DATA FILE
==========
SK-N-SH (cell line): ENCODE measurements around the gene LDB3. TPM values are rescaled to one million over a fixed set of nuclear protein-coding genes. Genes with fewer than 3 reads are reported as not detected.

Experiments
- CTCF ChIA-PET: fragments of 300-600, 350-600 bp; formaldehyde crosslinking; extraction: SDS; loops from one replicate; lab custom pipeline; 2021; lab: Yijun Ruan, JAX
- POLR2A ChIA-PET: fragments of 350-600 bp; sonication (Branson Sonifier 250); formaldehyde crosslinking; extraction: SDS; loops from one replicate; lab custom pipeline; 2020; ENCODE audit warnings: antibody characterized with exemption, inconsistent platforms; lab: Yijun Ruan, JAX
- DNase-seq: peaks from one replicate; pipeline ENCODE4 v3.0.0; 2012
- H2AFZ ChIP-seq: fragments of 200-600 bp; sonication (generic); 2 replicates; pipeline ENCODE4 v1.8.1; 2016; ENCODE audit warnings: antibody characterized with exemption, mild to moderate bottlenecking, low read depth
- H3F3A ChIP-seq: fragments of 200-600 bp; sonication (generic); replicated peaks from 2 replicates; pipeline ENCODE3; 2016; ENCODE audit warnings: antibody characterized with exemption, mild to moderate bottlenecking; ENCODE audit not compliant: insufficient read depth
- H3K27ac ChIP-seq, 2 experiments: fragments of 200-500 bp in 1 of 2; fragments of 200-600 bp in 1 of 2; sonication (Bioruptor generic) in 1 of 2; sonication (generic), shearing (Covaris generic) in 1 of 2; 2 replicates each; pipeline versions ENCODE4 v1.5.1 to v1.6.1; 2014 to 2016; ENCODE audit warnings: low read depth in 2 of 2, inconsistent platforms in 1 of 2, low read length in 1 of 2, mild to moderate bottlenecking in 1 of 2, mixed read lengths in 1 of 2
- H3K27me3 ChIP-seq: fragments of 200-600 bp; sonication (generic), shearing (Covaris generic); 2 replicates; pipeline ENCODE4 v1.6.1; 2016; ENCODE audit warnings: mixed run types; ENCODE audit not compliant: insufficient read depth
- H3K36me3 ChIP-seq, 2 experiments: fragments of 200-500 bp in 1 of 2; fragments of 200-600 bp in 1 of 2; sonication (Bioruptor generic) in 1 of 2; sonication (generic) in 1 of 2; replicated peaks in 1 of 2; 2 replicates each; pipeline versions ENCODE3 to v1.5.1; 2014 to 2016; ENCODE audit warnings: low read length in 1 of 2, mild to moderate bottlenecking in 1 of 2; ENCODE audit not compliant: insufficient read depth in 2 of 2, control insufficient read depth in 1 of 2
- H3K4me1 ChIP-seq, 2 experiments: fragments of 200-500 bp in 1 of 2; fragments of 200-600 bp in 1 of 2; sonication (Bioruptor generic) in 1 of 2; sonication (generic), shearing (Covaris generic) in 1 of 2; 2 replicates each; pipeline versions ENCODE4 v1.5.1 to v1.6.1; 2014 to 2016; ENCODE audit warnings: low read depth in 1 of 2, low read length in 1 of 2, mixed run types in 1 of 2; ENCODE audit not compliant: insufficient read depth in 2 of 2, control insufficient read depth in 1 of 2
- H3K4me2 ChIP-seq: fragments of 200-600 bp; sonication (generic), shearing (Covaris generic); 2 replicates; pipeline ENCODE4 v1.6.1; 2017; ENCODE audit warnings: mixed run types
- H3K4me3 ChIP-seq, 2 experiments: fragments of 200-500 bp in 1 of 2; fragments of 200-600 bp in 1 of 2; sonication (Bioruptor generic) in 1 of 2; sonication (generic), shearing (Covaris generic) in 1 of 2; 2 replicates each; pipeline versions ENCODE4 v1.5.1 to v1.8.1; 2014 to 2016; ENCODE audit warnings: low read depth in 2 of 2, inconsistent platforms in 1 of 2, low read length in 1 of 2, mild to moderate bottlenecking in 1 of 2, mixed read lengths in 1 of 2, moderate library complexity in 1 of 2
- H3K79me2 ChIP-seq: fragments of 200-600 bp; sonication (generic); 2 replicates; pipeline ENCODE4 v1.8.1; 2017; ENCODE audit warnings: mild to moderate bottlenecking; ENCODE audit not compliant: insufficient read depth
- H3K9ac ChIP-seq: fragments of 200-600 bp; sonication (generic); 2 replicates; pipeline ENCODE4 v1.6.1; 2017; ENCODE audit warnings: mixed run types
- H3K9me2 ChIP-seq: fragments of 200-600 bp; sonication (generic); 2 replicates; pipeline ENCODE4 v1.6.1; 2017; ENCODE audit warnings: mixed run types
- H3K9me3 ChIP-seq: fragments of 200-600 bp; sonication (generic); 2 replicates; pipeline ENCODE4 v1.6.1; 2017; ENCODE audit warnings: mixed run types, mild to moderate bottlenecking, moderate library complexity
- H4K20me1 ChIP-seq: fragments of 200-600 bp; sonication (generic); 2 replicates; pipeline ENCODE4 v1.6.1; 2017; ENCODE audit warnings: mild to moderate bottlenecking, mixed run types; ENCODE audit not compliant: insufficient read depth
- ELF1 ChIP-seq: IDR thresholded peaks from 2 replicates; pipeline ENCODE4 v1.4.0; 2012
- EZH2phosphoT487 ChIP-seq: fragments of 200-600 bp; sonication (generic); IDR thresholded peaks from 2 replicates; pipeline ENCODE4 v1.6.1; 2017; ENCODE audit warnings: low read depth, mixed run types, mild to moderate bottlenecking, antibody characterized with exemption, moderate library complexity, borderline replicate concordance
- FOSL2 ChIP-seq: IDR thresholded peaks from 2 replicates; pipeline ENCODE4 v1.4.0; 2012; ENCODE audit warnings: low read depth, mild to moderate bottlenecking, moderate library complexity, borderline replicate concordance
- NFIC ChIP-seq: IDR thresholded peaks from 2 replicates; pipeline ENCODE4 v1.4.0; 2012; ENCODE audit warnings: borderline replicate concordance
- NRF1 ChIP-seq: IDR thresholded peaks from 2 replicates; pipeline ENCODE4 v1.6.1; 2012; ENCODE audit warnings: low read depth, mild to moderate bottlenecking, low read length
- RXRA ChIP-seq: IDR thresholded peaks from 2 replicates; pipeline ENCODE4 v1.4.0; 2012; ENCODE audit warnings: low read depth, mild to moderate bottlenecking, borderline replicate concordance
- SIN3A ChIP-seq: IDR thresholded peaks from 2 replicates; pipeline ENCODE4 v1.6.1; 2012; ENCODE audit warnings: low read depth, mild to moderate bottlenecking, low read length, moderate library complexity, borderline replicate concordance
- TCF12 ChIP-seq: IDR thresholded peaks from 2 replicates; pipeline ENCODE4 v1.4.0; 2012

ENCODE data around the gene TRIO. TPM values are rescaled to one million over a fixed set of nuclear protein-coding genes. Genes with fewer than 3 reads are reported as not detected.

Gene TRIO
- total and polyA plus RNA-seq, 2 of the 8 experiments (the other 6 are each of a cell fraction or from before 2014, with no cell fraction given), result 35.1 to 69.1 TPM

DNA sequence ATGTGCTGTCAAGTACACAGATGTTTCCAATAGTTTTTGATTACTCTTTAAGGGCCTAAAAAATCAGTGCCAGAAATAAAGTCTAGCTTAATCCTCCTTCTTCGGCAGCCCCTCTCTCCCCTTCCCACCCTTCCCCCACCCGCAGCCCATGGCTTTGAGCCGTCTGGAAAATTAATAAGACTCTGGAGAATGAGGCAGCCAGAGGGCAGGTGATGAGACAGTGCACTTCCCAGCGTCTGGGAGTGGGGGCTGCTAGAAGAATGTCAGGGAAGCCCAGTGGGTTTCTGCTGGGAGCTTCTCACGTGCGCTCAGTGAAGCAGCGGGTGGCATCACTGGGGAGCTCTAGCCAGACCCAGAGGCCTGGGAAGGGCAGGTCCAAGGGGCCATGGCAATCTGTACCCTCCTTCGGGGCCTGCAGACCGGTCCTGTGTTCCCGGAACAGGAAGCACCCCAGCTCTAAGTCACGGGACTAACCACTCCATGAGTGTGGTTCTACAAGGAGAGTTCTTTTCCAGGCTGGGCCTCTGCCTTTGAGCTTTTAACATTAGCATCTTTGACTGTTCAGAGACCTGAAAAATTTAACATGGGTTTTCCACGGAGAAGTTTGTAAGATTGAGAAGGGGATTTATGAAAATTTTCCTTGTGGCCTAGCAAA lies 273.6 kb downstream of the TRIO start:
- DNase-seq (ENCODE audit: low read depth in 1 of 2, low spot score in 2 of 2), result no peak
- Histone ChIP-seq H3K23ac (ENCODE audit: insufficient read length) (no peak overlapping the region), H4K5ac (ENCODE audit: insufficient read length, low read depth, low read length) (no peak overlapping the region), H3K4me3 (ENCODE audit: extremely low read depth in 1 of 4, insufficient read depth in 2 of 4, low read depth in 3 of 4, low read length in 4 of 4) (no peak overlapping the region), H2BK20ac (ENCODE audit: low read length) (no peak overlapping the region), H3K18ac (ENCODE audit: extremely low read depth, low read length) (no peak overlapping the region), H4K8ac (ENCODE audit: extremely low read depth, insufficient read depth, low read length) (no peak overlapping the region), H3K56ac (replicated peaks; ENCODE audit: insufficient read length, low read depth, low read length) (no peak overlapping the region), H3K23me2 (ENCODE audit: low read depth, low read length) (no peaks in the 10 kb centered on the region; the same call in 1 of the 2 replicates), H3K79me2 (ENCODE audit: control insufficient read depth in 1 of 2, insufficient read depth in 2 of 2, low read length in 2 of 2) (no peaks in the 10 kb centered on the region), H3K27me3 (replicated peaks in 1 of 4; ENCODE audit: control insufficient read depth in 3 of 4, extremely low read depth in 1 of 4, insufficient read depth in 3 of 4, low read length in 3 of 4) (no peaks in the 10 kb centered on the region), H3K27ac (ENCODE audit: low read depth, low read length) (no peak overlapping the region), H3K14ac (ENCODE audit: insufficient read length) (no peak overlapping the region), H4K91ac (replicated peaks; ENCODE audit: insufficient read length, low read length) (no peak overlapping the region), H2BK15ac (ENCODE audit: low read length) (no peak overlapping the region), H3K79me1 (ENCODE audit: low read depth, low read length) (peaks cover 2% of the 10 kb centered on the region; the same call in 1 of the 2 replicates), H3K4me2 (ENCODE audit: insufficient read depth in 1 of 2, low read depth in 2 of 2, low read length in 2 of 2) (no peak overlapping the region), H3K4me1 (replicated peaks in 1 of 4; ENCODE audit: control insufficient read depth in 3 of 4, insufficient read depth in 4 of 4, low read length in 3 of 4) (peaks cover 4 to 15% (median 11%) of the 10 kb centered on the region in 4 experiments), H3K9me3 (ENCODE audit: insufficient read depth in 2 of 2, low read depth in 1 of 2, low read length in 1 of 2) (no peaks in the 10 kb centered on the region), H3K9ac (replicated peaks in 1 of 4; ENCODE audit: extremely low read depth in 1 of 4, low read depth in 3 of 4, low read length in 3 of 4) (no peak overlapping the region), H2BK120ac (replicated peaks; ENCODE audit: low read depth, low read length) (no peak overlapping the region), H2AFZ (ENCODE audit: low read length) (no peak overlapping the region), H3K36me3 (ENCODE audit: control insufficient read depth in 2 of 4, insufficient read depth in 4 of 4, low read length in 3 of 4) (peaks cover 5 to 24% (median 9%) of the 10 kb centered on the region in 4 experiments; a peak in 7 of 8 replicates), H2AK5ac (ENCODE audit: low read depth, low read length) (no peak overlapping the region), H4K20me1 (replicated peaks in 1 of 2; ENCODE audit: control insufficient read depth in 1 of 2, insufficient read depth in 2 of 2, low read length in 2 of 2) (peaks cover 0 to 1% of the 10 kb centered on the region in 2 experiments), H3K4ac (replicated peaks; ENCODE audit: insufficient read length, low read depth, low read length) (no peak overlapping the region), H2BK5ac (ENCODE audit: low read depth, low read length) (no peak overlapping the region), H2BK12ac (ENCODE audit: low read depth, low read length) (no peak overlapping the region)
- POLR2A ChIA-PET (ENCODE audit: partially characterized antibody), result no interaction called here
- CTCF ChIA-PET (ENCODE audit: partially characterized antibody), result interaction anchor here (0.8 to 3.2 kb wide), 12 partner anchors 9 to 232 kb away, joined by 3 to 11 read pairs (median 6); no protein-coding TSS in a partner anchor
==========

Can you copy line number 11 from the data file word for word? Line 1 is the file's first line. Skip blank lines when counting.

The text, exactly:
- H3K4me1 ChIP-seq, 2 experiments: fragments of 200-500 bp in 1 of 2; fragments of 200-600 bp in 1 of 2; sonication (Bioruptor generic) in 1 of 2; sonication (generic), shearing (Covaris generic) in 1 of 2; 2 replicates each; pipeline versions ENCODE4 v1.5.1 to v1.6.1; 2014 to 2016; ENCODE audit warnings: low read depth in 1 of 2, low read length in 1 of 2, mixed run types in 1 of 2; ENCODE audit not compliant: insufficient read depth in 2 of 2, control insufficient read depth in 1 of 2